The following text is exactly to the point:

1Thess.4:16,17: "For the Lord himself shall descend from Heaven with a shout, with the voice of the archangel, and the trump of God; and the dead in Christ shall rise first; then we which are alive and remain shall be caught up together with them to meet the Lord in the air; and SO shall we ever be with the Lord."

The word "so" (Greek, houtos) signifies "in this manner," or "thus." This text shows with distinctness the time and the manner of meeting the Lord, and being received into his presence. It is indeed a testimony of the same character as that in 2Thess.2:1, where the coming of the Lord Jesus Christ is made the point for the gathering together of Paul and his brethren to him.

There can be no doubt that this was Paulís hope, but can you confirm it by the words of the Lord Jesus?

[p. 7] If a direct statement of the Saviour will answer, here it is:

John14:2,3: "In my Fatherís house are many mansions; if it were not so I would have told you. I go to prepare a place for you; and if I go and prepare a place for you, I will come again, and receive you unto myself; that where I am, there ye may be also."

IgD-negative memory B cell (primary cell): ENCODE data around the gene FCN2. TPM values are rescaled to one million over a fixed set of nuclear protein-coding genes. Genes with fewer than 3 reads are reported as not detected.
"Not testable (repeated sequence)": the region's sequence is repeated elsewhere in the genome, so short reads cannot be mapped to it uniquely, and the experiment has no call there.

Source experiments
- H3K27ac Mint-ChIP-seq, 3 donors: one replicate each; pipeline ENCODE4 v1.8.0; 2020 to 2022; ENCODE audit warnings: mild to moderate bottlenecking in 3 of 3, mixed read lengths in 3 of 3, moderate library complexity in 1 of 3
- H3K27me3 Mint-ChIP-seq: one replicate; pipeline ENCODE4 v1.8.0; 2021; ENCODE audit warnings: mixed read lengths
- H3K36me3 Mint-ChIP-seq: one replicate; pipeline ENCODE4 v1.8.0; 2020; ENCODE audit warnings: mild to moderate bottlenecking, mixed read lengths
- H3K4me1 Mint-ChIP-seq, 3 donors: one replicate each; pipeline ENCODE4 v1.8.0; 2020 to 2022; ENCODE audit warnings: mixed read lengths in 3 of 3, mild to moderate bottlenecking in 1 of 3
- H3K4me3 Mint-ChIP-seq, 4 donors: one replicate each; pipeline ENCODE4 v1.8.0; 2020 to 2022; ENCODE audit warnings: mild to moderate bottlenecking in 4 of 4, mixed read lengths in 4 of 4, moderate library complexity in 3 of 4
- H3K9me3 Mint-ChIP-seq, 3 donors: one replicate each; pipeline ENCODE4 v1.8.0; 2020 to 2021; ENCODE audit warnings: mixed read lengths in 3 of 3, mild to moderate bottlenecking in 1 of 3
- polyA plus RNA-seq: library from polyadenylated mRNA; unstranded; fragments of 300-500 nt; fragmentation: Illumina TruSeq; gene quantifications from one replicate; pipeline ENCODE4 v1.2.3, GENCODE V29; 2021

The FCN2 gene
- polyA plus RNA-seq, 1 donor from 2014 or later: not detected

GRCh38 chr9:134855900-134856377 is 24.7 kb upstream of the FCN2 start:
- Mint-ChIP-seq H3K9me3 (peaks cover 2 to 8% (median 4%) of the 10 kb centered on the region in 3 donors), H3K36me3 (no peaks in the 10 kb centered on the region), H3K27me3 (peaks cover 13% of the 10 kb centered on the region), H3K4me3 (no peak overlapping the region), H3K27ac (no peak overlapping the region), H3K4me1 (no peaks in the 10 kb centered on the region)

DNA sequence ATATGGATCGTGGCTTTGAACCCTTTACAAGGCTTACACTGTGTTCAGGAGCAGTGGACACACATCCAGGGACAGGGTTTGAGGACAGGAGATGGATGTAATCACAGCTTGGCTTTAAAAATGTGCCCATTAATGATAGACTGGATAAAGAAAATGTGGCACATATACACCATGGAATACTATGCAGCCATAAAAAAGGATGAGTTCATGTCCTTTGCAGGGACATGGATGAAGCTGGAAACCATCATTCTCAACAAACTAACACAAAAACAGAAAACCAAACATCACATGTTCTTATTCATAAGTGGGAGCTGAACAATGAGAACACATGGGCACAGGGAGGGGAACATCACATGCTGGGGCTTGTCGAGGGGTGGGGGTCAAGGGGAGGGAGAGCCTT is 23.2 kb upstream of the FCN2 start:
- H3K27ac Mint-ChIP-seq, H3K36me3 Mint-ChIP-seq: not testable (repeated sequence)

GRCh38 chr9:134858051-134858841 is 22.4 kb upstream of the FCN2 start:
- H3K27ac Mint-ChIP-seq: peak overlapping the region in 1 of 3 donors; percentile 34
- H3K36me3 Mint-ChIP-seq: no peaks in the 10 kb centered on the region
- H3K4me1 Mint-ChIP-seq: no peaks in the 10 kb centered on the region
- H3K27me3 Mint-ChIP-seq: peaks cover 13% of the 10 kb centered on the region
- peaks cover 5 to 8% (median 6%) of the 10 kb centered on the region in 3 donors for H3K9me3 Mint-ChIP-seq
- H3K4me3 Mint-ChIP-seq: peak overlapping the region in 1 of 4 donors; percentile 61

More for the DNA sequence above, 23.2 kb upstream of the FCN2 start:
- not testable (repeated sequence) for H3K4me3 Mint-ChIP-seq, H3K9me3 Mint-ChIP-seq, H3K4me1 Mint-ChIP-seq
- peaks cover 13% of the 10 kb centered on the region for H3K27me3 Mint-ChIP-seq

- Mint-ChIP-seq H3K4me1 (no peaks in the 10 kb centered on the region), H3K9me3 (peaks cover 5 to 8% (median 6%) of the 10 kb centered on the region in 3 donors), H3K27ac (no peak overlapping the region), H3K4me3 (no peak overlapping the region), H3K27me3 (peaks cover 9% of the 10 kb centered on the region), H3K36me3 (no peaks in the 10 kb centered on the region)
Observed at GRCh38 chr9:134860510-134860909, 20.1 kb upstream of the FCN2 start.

Now observe, 1. Jesus was going away personally. 2. While absent, he was to prepare a place for his people. 3. Then he was to come back and receive them. 4. That thus they might be where he was. Then it follows that they cannot be with him till he comes after them. He will not come after them till he has completed the preparation of the place for them. And observe this fact, if they could go to him before he comes after them, they would find the place unprepared for their reception. Heaven is a prepared place for a prepared people. Our Lord has fixed the time and the manner of the saintsí being received to be with Christ. It is at his glorious advent.